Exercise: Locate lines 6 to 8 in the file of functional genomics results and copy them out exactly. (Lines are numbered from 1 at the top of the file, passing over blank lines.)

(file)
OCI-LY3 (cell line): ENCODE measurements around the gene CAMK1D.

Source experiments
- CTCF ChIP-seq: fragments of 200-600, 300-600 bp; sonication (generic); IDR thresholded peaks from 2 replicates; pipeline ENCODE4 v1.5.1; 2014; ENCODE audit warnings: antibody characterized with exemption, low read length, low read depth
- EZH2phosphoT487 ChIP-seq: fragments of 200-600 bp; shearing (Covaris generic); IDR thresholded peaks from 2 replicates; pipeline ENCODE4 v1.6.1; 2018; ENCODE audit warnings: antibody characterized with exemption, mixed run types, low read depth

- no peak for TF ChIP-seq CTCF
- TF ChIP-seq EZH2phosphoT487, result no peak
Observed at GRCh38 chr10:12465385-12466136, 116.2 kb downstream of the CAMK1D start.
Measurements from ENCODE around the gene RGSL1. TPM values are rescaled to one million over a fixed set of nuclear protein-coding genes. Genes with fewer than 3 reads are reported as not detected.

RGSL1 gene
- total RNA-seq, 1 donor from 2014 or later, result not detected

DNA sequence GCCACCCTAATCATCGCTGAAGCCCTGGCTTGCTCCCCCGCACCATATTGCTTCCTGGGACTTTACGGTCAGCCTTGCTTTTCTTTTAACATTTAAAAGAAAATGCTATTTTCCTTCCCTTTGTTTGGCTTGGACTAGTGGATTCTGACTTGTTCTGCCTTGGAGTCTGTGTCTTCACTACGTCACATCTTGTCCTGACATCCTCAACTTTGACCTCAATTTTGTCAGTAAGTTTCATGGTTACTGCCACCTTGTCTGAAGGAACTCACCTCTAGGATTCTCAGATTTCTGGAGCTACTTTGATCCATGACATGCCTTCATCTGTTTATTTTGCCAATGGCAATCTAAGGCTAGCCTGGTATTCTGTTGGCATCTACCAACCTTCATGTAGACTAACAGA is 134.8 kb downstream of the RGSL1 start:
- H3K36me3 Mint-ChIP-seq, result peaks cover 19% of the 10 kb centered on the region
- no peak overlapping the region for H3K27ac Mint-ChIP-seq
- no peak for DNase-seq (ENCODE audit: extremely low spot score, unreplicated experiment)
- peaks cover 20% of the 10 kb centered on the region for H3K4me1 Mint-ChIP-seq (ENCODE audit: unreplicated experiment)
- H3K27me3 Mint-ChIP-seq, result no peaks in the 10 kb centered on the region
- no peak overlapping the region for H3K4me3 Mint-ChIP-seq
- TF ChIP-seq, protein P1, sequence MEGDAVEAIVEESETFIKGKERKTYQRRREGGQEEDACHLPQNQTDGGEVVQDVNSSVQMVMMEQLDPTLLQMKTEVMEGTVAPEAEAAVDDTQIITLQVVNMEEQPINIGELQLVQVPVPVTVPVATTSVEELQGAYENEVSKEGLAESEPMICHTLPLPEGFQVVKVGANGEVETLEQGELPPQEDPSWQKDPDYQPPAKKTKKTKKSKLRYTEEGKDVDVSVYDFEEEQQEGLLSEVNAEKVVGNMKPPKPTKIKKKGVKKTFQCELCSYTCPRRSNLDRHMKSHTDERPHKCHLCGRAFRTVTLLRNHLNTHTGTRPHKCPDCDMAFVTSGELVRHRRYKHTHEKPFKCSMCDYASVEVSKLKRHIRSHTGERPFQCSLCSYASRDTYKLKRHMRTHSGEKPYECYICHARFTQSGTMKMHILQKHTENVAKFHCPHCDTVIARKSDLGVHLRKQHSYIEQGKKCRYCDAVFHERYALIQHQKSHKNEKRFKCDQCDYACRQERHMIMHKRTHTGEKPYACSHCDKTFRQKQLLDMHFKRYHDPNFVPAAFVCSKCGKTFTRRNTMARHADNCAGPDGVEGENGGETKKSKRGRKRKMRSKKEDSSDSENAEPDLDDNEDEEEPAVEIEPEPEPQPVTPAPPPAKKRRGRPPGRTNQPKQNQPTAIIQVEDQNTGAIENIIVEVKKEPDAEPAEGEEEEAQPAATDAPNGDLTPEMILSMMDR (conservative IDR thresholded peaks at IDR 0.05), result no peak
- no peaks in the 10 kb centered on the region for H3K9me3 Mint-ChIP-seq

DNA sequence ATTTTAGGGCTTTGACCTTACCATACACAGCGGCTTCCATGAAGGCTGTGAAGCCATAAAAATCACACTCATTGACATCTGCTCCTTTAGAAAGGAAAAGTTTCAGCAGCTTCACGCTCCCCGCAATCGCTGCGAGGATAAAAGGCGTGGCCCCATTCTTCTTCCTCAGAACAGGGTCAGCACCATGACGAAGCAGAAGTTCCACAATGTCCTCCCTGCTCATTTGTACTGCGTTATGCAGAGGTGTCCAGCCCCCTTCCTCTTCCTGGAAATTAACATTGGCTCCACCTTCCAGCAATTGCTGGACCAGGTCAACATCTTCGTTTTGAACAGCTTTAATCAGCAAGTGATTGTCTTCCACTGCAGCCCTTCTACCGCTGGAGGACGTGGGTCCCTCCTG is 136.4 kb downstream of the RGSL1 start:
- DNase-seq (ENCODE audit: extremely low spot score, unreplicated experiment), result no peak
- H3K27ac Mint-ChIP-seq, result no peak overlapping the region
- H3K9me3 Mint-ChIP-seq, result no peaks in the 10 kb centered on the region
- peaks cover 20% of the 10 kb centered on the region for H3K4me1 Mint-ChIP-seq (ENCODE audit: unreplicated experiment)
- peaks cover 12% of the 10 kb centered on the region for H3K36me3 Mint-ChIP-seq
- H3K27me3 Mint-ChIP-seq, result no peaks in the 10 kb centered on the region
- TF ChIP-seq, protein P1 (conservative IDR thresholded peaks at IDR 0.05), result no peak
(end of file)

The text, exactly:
- TF ChIP-seq EZH2phosphoT487, result no peak
Observed at GRCh38 chr10:12465385-12466136, 116.2 kb downstream of the CAMK1D start.
Measurements from ENCODE around the gene RGSL1. TPM values are rescaled to one million over a fixed set of nuclear protein-coding genes. Genes with fewer than 3 reads are reported as not detected.